Some researchers also argue that killing captives or subjects both establishes and reinforces hierarchy in large, complex societies. A 2016 Nature paper, for example, linked human sacrifice to the development of social stratification in dozens of traditional Austronesian cultures.

Many researchers say that, for the Mexica, political power as well as religious belief is likely key to understanding the scale of the practice. Theirs was a relatively young empire; during their 200-year reign, they conquered territory all over central and southern Mexico, sometimes facing tremendous resistance from local communities (some of which would later ally with the Spanish against the empire). Spanish chronicles describe Tenochtitlan’s sacrificial victims as captives brought back from wars, such as those fought with their archenemy, the nearby republic of Tlaxcala. Subject peoples in the Mexica Empire were also sometimes required to send individuals as tribute. “The killing of captives, even in a ritual context, is a strong political statement,” Verano says. “It’s a way to demonstrate power and political influence—and, some people have said, it’s a way to control your own population.”

“The more powerful a state was, the more victims it could dedicate,” says Ximena Chávez Balderas, an INAH bioarchaeologist who spent years studying the remains of sacrificial victims in offerings in the Templo Mayor; she is now Verano’s doctoral student at Tulane. The religious significance and political messaging of human sacrifice “go hand in hand,” she says.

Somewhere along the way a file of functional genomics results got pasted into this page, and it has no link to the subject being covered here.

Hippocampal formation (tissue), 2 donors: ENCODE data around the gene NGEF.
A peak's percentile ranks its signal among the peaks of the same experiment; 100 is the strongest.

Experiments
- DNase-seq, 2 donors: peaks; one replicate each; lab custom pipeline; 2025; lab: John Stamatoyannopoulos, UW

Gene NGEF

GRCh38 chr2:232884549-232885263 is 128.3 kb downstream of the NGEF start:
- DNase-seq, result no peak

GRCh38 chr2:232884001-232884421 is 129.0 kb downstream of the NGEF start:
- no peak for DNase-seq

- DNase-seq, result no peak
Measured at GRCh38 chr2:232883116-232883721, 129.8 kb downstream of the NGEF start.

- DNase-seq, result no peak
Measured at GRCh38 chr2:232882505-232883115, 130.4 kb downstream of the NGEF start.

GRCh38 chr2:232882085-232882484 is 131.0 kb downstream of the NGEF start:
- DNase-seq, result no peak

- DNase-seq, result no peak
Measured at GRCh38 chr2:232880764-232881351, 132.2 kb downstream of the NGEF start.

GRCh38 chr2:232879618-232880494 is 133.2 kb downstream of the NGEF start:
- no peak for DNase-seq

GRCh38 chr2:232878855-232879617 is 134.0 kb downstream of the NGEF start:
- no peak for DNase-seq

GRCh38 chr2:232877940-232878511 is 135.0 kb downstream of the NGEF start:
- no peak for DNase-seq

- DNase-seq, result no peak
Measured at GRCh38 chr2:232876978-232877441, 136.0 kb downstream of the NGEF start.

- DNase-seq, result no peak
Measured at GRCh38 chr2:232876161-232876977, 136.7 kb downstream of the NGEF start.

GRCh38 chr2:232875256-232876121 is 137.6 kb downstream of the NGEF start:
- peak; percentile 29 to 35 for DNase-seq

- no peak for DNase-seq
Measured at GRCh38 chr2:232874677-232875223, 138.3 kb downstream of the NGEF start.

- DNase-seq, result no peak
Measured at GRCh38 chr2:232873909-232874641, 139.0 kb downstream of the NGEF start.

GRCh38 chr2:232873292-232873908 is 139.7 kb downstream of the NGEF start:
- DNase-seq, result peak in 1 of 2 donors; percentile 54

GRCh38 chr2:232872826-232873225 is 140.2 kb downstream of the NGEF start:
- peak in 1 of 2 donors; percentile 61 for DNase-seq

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Culture war games: a perfect storm of temptations

Why Fiction Trumps Truth
By Yuval Noah Harari

It is sobering to realize that the Scientific Revolution began in the most fanatical culture in the world. Europe in the days of Columbus, Copernicus and Newton had one of the highest concentrations of religious extremists in history, and the lowest level of tolerance.

Newton himself apparently spent more time looking for secret messages in the Bible than deciphering the laws of physics. The luminaries of the Scientific Revolution lived in a society that expelled Jews and Muslims, burned heretics wholesale, saw a witch in every cat-loving elderly lady and started a new religious war every full moon.